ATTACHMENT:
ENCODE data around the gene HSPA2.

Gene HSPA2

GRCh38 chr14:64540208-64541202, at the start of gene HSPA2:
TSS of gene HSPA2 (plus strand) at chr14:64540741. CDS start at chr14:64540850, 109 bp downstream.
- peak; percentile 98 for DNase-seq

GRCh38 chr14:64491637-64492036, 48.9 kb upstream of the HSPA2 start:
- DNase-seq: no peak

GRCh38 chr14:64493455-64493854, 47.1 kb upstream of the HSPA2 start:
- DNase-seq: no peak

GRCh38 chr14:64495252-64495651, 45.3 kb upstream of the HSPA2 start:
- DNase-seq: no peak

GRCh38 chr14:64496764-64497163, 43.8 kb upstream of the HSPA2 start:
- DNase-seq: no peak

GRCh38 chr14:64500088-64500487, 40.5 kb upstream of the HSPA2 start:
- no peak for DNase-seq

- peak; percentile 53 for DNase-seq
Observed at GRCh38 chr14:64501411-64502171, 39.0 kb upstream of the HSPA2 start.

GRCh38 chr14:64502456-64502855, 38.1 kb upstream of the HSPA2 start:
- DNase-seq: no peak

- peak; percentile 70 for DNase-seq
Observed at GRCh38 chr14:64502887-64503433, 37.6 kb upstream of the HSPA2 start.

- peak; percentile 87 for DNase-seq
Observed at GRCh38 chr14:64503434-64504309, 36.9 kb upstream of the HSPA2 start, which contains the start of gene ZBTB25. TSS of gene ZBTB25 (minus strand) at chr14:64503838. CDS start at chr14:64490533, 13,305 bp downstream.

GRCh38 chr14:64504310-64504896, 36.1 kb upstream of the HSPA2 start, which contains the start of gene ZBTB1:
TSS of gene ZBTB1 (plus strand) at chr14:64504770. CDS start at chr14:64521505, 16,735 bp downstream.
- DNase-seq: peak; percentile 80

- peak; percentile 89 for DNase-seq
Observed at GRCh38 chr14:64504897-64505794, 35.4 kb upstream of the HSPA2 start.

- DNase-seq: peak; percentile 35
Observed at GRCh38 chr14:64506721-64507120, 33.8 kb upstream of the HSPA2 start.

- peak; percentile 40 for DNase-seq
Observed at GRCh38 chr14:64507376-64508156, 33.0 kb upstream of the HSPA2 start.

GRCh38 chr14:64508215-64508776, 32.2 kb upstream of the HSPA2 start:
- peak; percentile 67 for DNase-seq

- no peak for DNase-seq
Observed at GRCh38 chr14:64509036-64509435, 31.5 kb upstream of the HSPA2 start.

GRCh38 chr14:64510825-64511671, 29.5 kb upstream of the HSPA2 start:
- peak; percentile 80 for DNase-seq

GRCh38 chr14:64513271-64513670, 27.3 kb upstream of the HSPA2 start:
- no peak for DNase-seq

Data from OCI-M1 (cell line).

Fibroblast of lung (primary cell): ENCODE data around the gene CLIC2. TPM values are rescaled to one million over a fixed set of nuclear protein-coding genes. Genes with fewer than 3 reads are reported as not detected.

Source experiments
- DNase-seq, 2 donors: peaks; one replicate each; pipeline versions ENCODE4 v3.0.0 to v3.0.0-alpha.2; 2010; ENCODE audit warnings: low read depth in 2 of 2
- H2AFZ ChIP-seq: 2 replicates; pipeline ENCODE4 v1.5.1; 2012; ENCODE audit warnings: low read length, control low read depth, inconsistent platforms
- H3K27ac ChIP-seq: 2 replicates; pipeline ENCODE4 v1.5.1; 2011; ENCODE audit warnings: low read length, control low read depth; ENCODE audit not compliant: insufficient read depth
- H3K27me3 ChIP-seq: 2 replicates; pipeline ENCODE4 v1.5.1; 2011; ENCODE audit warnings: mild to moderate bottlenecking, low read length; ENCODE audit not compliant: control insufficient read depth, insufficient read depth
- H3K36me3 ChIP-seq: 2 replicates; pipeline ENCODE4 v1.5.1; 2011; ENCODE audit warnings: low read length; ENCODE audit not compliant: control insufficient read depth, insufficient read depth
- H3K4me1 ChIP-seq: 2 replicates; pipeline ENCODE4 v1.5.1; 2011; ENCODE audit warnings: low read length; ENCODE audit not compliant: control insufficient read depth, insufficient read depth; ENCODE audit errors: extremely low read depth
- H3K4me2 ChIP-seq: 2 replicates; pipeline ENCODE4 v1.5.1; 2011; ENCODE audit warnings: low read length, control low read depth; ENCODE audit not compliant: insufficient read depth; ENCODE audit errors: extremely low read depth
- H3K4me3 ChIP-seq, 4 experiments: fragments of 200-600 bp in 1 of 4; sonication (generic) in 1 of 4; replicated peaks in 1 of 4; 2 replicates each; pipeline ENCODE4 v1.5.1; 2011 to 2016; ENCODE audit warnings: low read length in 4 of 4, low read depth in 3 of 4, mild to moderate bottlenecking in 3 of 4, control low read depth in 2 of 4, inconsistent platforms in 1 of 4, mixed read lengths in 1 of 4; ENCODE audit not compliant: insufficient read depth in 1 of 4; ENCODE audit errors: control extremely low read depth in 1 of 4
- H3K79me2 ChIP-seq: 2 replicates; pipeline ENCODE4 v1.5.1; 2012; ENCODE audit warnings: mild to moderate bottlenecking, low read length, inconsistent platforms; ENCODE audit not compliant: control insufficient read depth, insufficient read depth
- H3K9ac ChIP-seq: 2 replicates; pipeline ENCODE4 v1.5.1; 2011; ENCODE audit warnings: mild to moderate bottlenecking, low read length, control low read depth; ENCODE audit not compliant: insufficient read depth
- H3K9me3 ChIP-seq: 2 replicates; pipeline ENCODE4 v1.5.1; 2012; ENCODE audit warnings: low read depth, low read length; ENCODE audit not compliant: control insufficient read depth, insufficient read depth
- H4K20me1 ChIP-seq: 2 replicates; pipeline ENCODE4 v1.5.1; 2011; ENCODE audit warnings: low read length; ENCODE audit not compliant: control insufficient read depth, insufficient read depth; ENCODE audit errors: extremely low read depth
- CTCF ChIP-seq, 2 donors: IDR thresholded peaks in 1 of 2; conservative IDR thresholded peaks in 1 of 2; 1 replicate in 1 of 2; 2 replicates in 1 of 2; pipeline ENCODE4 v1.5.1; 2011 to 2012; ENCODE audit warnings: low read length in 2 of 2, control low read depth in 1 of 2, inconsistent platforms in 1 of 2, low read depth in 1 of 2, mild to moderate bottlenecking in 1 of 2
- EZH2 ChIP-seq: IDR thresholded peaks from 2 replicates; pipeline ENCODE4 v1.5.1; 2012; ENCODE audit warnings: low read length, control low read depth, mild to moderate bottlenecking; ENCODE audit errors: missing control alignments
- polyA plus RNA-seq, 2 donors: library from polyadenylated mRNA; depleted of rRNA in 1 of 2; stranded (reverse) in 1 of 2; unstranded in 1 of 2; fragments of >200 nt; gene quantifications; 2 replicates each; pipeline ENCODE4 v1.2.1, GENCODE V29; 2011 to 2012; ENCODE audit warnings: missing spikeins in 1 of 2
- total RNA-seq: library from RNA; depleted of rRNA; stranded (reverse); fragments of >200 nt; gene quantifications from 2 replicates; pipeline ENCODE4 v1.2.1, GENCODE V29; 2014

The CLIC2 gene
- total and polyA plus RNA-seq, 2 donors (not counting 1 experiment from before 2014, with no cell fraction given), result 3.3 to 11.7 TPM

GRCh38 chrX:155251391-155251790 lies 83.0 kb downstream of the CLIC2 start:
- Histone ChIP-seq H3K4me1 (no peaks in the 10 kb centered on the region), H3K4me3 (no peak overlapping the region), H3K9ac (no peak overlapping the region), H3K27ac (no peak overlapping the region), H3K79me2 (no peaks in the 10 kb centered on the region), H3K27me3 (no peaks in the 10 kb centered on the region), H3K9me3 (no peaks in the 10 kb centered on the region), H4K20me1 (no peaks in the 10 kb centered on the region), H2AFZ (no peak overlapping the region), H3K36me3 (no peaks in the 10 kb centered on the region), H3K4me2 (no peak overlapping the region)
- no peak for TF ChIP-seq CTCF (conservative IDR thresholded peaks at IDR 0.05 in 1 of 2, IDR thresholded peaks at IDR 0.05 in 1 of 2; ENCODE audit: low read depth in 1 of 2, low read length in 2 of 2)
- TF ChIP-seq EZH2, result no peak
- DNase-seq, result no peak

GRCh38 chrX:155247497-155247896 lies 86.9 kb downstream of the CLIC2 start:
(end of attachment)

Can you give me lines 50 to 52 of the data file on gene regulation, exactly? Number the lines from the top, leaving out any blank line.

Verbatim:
- H3K4me2 ChIP-seq: 2 replicates; pipeline ENCODE4 v1.5.1; 2011; ENCODE audit warnings: low read length, control low read depth; ENCODE audit not compliant: insufficient read depth; ENCODE audit errors: extremely low read depth
- H3K4me3 ChIP-seq, 4 experiments: fragments of 200-600 bp in 1 of 4; sonication (generic) in 1 of 4; replicated peaks in 1 of 4; 2 replicates each; pipeline ENCODE4 v1.5.1; 2011 to 2016; ENCODE audit warnings: low read length in 4 of 4, low read depth in 3 of 4, mild to moderate bottlenecking in 3 of 4, control low read depth in 2 of 4, inconsistent platforms in 1 of 4, mixed read lengths in 1 of 4; ENCODE audit not compliant: insufficient read depth in 1 of 4; ENCODE audit errors: control extremely low read depth in 1 of 4
- H3K79me2 ChIP-seq: 2 replicates; pipeline ENCODE4 v1.5.1; 2012; ENCODE audit warnings: mild to moderate bottlenecking, low read length, inconsistent platforms; ENCODE audit not compliant: control insufficient read depth, insufficient read depth